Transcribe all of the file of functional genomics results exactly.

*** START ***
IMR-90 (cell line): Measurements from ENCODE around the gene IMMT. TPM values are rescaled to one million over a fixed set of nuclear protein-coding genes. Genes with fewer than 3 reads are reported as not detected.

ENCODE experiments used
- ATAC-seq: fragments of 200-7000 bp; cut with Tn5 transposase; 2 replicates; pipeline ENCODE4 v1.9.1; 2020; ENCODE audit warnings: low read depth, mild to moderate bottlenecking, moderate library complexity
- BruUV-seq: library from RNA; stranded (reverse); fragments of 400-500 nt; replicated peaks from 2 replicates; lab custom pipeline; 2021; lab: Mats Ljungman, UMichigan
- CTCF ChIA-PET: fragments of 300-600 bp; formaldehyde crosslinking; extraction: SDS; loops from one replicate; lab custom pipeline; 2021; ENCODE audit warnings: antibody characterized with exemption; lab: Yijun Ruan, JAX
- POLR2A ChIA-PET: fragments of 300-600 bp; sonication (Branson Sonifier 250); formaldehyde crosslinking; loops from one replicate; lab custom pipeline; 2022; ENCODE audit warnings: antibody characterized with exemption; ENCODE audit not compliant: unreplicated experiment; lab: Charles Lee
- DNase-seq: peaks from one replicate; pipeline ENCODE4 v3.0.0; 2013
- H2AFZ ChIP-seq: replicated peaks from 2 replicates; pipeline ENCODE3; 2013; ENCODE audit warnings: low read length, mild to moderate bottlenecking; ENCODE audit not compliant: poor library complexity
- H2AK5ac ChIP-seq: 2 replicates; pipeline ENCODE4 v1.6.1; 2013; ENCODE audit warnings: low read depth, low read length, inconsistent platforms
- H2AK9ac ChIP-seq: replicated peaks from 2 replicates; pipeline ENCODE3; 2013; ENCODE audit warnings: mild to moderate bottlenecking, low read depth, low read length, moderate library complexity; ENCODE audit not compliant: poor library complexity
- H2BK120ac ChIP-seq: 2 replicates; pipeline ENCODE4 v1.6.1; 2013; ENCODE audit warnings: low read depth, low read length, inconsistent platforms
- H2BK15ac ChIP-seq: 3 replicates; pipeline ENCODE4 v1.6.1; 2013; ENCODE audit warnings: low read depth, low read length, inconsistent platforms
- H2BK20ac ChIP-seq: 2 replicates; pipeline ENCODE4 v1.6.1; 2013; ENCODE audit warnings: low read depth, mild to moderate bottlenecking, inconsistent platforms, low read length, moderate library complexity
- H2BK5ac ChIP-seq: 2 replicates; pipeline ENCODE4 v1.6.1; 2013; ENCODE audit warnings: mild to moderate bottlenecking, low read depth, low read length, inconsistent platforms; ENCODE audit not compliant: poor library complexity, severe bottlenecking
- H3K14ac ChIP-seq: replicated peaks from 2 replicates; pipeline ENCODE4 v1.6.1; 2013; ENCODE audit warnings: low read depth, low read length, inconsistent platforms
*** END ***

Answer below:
IMR-90 (cell line): Measurements from ENCODE around the gene IMMT. TPM values are rescaled to one million over a fixed set of nuclear protein-coding genes. Genes with fewer than 3 reads are reported as not detected.

ENCODE experiments used
- ATAC-seq: fragments of 200-7000 bp; cut with Tn5 transposase; 2 replicates; pipeline ENCODE4 v1.9.1; 2020; ENCODE audit warnings: low read depth, mild to moderate bottlenecking, moderate library complexity
- BruUV-seq: library from RNA; stranded (reverse); fragments of 400-500 nt; replicated peaks from 2 replicates; lab custom pipeline; 2021; lab: Mats Ljungman, UMichigan
- CTCF ChIA-PET: fragments of 300-600 bp; formaldehyde crosslinking; extraction: SDS; loops from one replicate; lab custom pipeline; 2021; ENCODE audit warnings: antibody characterized with exemption; lab: Yijun Ruan, JAX
- POLR2A ChIA-PET: fragments of 300-600 bp; sonication (Branson Sonifier 250); formaldehyde crosslinking; loops from one replicate; lab custom pipeline; 2022; ENCODE audit warnings: antibody characterized with exemption; ENCODE audit not compliant: unreplicated experiment; lab: Charles Lee
- DNase-seq: peaks from one replicate; pipeline ENCODE4 v3.0.0; 2013
- H2AFZ ChIP-seq: replicated peaks from 2 replicates; pipeline ENCODE3; 2013; ENCODE audit warnings: low read length, mild to moderate bottlenecking; ENCODE audit not compliant: poor library complexity
- H2AK5ac ChIP-seq: 2 replicates; pipeline ENCODE4 v1.6.1; 2013; ENCODE audit warnings: low read depth, low read length, inconsistent platforms
- H2AK9ac ChIP-seq: replicated peaks from 2 replicates; pipeline ENCODE3; 2013; ENCODE audit warnings: mild to moderate bottlenecking, low read depth, low read length, moderate library complexity; ENCODE audit not compliant: poor library complexity
- H2BK120ac ChIP-seq: 2 replicates; pipeline ENCODE4 v1.6.1; 2013; ENCODE audit warnings: low read depth, low read length, inconsistent platforms
- H2BK15ac ChIP-seq: 3 replicates; pipeline ENCODE4 v1.6.1; 2013; ENCODE audit warnings: low read depth, low read length, inconsistent platforms
- H2BK20ac ChIP-seq: 2 replicates; pipeline ENCODE4 v1.6.1; 2013; ENCODE audit warnings: low read depth, mild to moderate bottlenecking, inconsistent platforms, low read length, moderate library complexity
- H2BK5ac ChIP-seq: 2 replicates; pipeline ENCODE4 v1.6.1; 2013; ENCODE audit warnings: mild to moderate bottlenecking, low read depth, low read length, inconsistent platforms; ENCODE audit not compliant: poor library complexity, severe bottlenecking
- H3K14ac ChIP-seq: replicated peaks from 2 replicates; pipeline ENCODE4 v1.6.1; 2013; ENCODE audit warnings: low read depth, low read length, inconsistent platforms